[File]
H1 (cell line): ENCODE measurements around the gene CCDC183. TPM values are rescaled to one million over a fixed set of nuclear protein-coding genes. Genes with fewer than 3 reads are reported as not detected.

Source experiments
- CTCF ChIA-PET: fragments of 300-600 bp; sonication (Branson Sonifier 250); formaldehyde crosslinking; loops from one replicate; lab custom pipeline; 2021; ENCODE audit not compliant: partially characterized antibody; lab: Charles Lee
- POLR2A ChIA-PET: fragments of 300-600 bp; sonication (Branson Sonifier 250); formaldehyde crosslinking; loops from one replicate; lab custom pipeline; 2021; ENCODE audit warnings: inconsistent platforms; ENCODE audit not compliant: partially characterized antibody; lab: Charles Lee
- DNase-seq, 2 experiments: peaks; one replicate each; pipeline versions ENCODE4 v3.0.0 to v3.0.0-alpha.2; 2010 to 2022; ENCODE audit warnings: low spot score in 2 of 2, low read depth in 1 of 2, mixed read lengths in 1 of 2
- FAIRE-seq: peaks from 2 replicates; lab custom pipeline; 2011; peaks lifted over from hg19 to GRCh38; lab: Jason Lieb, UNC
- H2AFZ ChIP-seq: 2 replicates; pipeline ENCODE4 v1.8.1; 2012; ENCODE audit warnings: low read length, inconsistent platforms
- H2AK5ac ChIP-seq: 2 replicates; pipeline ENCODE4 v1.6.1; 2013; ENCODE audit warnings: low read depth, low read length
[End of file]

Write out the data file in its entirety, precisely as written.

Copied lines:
H1 (cell line): ENCODE measurements around the gene CCDC183. TPM values are rescaled to one million over a fixed set of nuclear protein-coding genes. Genes with fewer than 3 reads are reported as not detected.

Source experiments
- CTCF ChIA-PET: fragments of 300-600 bp; sonication (Branson Sonifier 250); formaldehyde crosslinking; loops from one replicate; lab custom pipeline; 2021; ENCODE audit not compliant: partially characterized antibody; lab: Charles Lee
- POLR2A ChIA-PET: fragments of 300-600 bp; sonication (Branson Sonifier 250); formaldehyde crosslinking; loops from one replicate; lab custom pipeline; 2021; ENCODE audit warnings: inconsistent platforms; ENCODE audit not compliant: partially characterized antibody; lab: Charles Lee
- DNase-seq, 2 experiments: peaks; one replicate each; pipeline versions ENCODE4 v3.0.0 to v3.0.0-alpha.2; 2010 to 2022; ENCODE audit warnings: low spot score in 2 of 2, low read depth in 1 of 2, mixed read lengths in 1 of 2
- FAIRE-seq: peaks from 2 replicates; lab custom pipeline; 2011; peaks lifted over from hg19 to GRCh38; lab: Jason Lieb, UNC
- H2AFZ ChIP-seq: 2 replicates; pipeline ENCODE4 v1.8.1; 2012; ENCODE audit warnings: low read length, inconsistent platforms
- H2AK5ac ChIP-seq: 2 replicates; pipeline ENCODE4 v1.6.1; 2013; ENCODE audit warnings: low read depth, low read length